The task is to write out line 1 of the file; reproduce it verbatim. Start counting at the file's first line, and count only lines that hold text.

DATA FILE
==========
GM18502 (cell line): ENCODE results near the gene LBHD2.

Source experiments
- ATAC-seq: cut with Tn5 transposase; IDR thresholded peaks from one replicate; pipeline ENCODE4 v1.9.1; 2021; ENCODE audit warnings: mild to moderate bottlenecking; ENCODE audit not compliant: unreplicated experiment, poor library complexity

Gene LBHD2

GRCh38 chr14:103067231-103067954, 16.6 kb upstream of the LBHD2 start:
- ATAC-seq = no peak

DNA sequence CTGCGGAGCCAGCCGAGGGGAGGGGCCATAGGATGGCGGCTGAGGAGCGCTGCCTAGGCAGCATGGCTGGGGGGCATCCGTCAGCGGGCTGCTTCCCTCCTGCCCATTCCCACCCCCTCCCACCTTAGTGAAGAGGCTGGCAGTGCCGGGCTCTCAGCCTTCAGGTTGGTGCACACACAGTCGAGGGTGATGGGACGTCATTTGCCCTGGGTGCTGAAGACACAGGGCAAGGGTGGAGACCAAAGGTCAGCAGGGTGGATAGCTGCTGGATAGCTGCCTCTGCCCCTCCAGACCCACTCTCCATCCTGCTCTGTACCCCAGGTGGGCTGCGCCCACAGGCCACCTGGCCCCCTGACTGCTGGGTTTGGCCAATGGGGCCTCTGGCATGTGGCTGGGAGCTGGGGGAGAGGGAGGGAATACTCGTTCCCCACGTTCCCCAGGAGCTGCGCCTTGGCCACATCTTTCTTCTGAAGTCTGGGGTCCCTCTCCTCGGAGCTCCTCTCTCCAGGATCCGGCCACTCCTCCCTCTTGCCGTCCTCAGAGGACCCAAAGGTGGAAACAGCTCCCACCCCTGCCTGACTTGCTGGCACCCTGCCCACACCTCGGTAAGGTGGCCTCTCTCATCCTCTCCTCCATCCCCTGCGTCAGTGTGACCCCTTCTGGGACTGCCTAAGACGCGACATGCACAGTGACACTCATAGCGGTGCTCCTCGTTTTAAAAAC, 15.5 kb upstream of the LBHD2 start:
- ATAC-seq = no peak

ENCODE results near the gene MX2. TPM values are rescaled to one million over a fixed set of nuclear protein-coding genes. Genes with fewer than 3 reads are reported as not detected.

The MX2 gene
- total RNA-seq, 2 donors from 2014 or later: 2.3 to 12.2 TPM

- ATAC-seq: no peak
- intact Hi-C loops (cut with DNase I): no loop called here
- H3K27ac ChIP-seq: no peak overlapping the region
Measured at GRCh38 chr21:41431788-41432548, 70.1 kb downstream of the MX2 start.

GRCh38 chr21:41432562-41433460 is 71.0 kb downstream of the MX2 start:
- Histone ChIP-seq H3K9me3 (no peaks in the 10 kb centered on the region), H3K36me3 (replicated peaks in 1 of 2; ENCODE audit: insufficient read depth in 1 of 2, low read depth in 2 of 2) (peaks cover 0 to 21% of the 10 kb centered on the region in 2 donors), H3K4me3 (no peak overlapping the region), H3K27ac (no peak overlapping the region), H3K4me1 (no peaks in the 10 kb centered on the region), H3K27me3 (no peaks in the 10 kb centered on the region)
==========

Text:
GM18502 (cell line): ENCODE results near the gene LBHD2.